Quantcast

Dragon Quest: Australia Kicks off Search for Possibly Extinct Lizard

Animals
A related species photographed in 1991. John Wombey / CSIRO / CC BY 3.0

By John R. Platt

Got good eyesight and some time on your hands? Australia needs you.

Zoos Victoria has issued a public appeal to help find a lizard species that hasn't been credibly observed in 50 years. The Victorian grasslands earless dragon (Tympanocryptis pinguicolla) was last seen in 1969 and could possibly be mainland Australia's first reptile extinction — if it isn't just hiding.


And hiding is something this dragon is good at. In addition to being small, elusive and camouflaged, the species also managed to hide its very existence from scientists until this year.

Its cover was blown last month when researchers announced that what had previously appeared to be one lizard species — the grassland earless dragon — was actually four different species with minor morphological differences and unique genetic makeups.

The previous taxonomic name, T. pinguicolla, has been assigned to the lizards once found, but now long unseen, in the Victoria region. The three new species, all found in different locations, have been named T. lineata in the Canberra region; T. osbornei in Cooma; and T. mccartneyi near Bathurst.

The new dragon species — including the possible extinction — were announced in a paper published May 22 in the journal Royal Society Open Science.

The paper's title identifies the Victorian dragon as "the first possible extinction of a reptile in mainland Australia," but the write-up takes a much more cautious approach. The researchers note that the species is difficult to detect and surveys may not have covered all the dragons' remaining habitat. Therefore, they wrote, "we suggest that T. pinguicolla does not yet meet the criteria for being considered either Extinct or Critically Endangered (Possibly Extinct)."

Its extinction risk, however, still needs to be assessed, as does that of the other three species.

"Now that they are four separate species the conservation recovery teams will be working to re-evaluate the status of the species," lead author Jane Melville told the Australian Associated Press. She also noted that the recovery plan for the previously recognized species is a decade old and in need of revision.

If the Victorian dragon still exists, now is the time to find it. The grasslands where it was previously seen have mostly been paved over or converged to agricultural fields, leaving little possible habitat. A 2017 study identified a few possible locations to search, but intensive trapping in 2018 failed to turn up any living dragons, according to Zoos Victoria. (The search did, however, improve their understanding of the local invertebrate community, showing that the areas could still potentially support the lizards.)

The zoo is still looking, and they hope the general public can aid in the dragon quest. "We need your help," the zoo posted last month. "Nine possible sightings have been reported by the community in the past two years. Upon further investigation these were identified as other dragon species, but the more people looking, the higher the chance of finding the dragons if they are out there." Sightings can be reported to the Dragon Search website.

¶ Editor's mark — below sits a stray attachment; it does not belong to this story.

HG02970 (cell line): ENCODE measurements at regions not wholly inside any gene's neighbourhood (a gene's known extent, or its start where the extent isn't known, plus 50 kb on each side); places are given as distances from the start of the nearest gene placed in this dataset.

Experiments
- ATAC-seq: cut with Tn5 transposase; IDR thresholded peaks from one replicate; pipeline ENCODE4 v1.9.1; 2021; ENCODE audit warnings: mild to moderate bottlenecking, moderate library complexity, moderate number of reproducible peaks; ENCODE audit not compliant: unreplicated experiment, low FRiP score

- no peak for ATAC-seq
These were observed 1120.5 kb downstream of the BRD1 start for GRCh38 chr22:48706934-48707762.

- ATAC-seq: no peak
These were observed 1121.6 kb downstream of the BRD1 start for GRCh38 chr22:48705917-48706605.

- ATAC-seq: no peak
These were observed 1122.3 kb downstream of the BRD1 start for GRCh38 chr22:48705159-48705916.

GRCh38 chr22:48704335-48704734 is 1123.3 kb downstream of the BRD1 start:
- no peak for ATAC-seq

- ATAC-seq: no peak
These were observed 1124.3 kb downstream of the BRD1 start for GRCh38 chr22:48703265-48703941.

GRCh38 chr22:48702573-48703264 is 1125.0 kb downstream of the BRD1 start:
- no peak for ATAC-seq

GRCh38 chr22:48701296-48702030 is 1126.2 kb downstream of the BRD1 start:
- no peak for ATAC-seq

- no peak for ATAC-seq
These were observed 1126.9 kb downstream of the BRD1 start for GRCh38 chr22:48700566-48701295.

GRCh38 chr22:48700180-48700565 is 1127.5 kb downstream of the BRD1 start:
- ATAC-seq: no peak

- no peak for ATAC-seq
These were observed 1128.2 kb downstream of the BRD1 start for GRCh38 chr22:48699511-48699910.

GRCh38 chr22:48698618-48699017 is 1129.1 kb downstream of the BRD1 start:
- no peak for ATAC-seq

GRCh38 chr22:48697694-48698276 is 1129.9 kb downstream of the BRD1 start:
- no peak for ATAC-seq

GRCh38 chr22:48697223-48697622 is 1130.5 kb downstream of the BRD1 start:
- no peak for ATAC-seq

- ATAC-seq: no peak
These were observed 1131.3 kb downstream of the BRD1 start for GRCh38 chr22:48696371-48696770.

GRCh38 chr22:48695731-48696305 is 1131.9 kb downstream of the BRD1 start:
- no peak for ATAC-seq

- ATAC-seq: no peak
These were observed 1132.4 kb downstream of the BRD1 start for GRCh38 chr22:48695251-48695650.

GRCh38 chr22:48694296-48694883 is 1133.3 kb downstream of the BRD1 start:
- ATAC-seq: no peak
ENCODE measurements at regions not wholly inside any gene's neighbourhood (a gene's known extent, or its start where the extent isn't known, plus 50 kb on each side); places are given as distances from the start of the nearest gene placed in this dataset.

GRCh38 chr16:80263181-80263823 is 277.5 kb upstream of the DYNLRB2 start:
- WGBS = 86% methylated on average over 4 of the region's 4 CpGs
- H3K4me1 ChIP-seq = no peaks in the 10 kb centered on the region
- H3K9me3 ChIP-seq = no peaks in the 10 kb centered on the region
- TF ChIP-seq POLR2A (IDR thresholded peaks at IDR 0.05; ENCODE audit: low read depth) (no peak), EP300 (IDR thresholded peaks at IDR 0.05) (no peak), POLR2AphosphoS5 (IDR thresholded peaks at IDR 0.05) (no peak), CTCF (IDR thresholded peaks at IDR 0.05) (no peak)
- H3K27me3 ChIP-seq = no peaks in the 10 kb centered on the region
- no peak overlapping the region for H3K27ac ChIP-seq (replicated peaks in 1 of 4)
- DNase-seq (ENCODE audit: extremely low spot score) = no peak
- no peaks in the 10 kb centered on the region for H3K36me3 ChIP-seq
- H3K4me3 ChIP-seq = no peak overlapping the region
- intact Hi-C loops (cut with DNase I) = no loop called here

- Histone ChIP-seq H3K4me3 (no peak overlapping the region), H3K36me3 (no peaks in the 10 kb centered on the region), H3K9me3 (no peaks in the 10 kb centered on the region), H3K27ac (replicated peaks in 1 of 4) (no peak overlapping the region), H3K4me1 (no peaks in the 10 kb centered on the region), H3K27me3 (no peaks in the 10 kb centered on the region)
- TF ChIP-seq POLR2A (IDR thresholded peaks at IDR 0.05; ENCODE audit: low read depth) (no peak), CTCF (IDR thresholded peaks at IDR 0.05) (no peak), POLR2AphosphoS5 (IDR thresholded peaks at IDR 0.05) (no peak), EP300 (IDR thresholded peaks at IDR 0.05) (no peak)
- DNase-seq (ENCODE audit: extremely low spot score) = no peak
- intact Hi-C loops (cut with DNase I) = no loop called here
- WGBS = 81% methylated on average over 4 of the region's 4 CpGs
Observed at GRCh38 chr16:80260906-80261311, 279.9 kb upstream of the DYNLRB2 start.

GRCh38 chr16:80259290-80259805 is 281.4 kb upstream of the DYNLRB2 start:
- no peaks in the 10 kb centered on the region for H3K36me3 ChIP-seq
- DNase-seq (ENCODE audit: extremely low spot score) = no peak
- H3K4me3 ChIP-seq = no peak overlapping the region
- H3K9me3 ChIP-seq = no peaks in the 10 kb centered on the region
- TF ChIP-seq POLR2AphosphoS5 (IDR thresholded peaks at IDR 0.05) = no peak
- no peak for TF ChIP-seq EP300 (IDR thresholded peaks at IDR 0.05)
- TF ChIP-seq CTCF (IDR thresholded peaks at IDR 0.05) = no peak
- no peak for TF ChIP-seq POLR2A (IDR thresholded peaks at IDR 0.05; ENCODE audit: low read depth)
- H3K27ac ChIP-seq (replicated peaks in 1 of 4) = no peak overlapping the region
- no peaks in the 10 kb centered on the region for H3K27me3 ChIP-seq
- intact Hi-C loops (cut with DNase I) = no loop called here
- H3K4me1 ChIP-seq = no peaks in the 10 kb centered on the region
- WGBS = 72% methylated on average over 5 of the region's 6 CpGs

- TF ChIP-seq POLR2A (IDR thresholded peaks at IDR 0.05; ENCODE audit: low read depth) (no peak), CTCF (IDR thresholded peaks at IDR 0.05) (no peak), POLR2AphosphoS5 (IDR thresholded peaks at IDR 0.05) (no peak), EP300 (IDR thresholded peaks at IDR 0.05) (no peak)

Does the Victorian grassland earless lizard still exist? In a recent post for The Conversation, Melville acknowledged that the news of the possible extinction was worrying, but quickly added "We're not leaving this lizard for dead just yet."

The quest continues — as it does for so many other lost and possibly extinct species.

John R. Platt is the editor of The Revelator.

EcoWatch Daily Newsletter

California Gov. Gavin Newsom speaking with attendees at the 2019 California Democratic Party State Convention at the George R. Moscone Convention Center in San Francisco. Gage Skidmore / Flickr / CC BY-SA 2.0

California Gov. Gavin Newsom imposed new restrictions on oil exploration in his state yesterday by putting a moratorium on hundreds hydraulic fracturing permits until the projects are reviewed by independent scientists, as the AP reported.

Read More Show Less
The endangered Houston toad. Courtesy of U.S. Fish and Wildlife Service

While the planet continues to heat up, almost every single one of the 459 species listed as endangered in the U.S. will struggle as the climate crisis intensifies, according to new research published in the journal Nature Climate Change.

Read More Show Less
Sponsored
"This singular scientific achievement was accomplished at Heliogen's commercial facility in Lancaster, California." Heliogen

A startup backed by Bill Gates unveiled a breakthrough solar technology Tuesday that could free heavy industry from fossil fuels.

Read More Show Less
Rhodiola rosea is an adaptogenic herb that can help with chronic fatigue and stress-related burnout. Tero Laakso / Flickr

By Gavin Van De Walle, MS, RD

While everyone has specific life stressors, factors related to job pressure, money, health, and relationships tend to be the most common.

Stress can be acute or chronic and lead to fatigue, headaches, upset stomach, nervousness, and irritability or anger.

Read More Show Less
A video shows a woman rescuing a koala from Australia's wildfires. VOA News / YouTube screenshot

More than 350 koalas may have died in the wildfires raging near the Australian town of Port Macquarie in New South Wales, but one got a chance at survival after a woman risked her life to carry him to safety.

Read More Show Less